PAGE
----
The Great Smoky Mountains National Park (GSMNP) was chartered in 1934 and runs along the ridges and mountains of the Smoky Mountains on the border on Tennessee and North Carolina. The Park is the most visited park in the United States National Park System, receiving more than 14.1 million visitors in 2021. This is more than twice the number of people who visit the Grand Canyon, making it the most popular national park in the US.
The Great Smoky Mountains National Park includes over 522,000 acres, making it one of the largest National Parks in the United States. There are two main entrances, one in Cherokee, NC and another in Gatlinburg, TN.
New - 2023 Park it Forward Program
New for 2023, Visitors parking for more than 15 minutes in the Great Smoky Mountains National Park will require a Parking Pass. Learn more below.
The Great Smoky Mountains National Park
The GSMNP is the most visited park in the United States, and for good reason. Millions of people visit each year to view the scenic vistas, see the parks historic buildings, hike her many miles of trails, and enjoy the sounds of the numerous streams and waterfalls, and also to fly fish. Fall transforms the park into a mural of beautiful color, and attracts people from all around the world.
The majority of people access an enter the park via Gatlinburg Tennessee at the Sugarlands Visitor center, the second most popular access point is at the Oconoluftee Visitors center in Cherokee NC. Both entrances are connected via Highway 441, the main road through the park, and one of the most scenic highways in the United States.
Great Smoky Mountains National Park Map
Top 16 Things to do in the Great Smoky Mountains National Park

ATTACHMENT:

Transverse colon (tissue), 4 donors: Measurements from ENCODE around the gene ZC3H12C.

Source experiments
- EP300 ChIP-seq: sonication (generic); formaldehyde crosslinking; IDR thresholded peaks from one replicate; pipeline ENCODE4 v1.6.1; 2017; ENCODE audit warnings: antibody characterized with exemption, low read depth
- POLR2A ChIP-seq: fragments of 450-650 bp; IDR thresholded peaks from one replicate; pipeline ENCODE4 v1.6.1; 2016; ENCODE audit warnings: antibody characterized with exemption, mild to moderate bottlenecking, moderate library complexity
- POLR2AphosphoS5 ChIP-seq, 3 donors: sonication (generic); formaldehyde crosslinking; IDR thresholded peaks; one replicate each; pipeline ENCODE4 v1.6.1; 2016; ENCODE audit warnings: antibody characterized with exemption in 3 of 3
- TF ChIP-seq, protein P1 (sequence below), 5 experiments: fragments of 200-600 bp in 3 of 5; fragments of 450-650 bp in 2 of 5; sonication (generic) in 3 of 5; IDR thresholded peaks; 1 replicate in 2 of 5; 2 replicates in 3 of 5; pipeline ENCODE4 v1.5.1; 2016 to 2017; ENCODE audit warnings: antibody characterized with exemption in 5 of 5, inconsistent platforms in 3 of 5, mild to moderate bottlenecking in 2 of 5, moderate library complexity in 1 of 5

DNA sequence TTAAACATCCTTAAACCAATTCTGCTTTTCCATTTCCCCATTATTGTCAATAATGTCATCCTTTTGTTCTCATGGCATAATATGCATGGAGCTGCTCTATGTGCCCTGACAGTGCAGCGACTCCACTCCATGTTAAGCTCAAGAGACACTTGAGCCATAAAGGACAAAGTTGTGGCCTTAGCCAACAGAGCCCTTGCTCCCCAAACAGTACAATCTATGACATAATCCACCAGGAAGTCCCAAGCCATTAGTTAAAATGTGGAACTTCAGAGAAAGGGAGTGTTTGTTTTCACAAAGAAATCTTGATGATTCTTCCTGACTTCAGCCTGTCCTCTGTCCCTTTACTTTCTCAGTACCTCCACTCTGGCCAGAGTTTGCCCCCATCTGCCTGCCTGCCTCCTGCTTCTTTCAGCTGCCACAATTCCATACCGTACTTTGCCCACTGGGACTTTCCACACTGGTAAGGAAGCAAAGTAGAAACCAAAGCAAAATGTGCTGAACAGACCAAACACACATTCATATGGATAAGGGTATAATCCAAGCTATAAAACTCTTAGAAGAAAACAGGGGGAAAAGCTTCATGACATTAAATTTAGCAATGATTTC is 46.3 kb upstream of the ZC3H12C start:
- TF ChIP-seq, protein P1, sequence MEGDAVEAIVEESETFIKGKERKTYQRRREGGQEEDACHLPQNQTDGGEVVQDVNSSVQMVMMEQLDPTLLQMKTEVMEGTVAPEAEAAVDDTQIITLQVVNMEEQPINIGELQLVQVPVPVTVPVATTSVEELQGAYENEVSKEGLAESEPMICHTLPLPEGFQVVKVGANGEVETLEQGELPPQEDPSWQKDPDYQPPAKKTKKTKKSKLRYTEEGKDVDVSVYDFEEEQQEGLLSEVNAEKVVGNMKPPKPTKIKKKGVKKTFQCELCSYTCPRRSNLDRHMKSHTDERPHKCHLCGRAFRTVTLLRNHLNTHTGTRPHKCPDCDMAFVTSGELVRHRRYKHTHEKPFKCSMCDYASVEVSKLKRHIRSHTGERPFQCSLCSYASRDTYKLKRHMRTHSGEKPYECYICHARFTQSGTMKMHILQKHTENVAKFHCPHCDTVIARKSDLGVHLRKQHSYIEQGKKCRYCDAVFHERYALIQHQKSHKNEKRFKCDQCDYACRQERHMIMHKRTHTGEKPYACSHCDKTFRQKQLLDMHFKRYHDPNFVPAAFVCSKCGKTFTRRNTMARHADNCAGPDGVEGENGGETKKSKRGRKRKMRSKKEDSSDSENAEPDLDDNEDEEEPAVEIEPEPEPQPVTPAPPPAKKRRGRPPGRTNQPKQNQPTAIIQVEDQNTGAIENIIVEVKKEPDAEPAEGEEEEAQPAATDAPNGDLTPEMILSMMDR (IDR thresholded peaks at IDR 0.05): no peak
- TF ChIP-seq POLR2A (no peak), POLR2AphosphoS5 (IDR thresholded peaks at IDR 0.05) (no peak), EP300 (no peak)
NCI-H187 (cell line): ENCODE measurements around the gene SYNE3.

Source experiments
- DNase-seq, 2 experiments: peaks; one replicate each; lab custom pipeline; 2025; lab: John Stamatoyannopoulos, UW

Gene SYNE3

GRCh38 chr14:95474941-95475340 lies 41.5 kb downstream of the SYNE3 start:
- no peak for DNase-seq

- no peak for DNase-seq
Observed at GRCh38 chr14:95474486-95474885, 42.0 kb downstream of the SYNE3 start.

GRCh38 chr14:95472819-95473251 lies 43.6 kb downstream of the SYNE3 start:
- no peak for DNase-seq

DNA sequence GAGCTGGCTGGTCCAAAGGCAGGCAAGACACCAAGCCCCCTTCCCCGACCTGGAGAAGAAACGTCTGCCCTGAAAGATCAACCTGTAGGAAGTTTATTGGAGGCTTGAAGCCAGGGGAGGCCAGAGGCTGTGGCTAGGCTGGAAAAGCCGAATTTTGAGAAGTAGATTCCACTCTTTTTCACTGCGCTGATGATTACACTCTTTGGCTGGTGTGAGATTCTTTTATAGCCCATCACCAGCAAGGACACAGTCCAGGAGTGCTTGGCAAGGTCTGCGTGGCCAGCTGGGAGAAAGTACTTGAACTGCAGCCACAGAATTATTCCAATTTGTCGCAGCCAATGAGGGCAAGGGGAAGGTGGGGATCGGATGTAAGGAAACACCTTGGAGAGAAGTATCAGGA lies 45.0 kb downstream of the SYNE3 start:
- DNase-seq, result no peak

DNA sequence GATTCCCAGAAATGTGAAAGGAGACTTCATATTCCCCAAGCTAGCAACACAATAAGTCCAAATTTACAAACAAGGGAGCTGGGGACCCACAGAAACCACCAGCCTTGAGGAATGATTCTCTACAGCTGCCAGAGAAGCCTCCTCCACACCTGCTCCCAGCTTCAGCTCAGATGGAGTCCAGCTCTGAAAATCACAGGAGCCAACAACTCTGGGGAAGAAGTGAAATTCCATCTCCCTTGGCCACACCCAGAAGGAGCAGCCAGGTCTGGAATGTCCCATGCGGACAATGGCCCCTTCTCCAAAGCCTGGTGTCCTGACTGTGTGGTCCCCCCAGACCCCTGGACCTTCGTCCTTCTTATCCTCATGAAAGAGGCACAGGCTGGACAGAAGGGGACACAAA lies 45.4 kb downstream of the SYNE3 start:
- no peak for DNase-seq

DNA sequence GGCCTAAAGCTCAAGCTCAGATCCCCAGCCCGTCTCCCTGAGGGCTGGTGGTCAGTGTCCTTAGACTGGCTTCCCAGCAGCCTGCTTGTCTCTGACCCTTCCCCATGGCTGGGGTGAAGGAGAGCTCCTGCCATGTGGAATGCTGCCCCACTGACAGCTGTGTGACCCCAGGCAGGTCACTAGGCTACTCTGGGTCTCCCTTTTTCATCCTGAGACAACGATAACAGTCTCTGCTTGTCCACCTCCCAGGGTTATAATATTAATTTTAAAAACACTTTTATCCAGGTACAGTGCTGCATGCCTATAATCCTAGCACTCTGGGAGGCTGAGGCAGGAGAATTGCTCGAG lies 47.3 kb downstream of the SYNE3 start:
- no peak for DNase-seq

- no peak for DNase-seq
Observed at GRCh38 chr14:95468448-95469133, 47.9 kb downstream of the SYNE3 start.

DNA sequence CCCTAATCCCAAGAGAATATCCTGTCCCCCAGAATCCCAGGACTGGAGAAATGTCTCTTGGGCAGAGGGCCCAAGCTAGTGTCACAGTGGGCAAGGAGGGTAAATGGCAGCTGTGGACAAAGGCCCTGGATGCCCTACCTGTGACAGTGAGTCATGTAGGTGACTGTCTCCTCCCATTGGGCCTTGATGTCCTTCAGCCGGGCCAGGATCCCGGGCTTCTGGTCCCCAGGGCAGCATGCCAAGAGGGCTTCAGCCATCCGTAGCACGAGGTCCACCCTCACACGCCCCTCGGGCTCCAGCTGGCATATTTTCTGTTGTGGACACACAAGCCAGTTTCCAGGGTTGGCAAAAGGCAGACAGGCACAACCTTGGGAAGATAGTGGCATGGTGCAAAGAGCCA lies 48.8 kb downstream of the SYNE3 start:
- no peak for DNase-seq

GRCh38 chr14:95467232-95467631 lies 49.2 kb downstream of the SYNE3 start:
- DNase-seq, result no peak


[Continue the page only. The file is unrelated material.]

Looking for things to do in the Great Smoky Mountains National Park? Don't miss this 16 things to do and see! These are our personal top picks.
Park It Forward - New for 2023
Beginning March 1, 2023, The Great Smoky Mountains National Park will begin the "Park It Forward" program. This program requires that vehicles parking for more than 15 minutes have a parking tag. Parking tags can be purchased online or at one of the Visitor Centers.
Pricing for Great Smoky Mountain National Park parking tags is:
- Daily - $5
- Weekly - $15
- Annual - $40 - Visitors can purchase annual tags now, and have them shipped to their home or pick them up at the visitor center.
Annual parking tags must be displayed in the front, lower passenger side windshield. Daily and weekly parking tags must be placed face-up on the front, lower passenger side dashboard.
For more information and to purchase a pass, visit the website go.nps.gov/GRSMfees
This announcement has been high controversial, but after seeing the negative impact that 14.1 million visitors a year have had on this beautiful park, paying $40 a year is small price to pay to help the park service maintain and protect it. We fully support this decision, and will gladly pay $40 a year, and continue to donate as well. Let's all come together to keep this park beautiful for many generations!
About the Great Smoky Mountains National Park
The Great Smoky Mountains National Park is located along the borders of Tennessee and North Carolina in the United States. The National Park is home to almost 20,000 different species of plants, fungi and wildlife. It is considered one of the most biodiverse locations in the world.
History of the Great Smoky Mountains National Park
The land that is now called The Great Smoky Mountains National Park was the homeland to the Cherokee Indians. European settlers began to arrive and settle in the area beginning in the late 18th and early 19th centuries.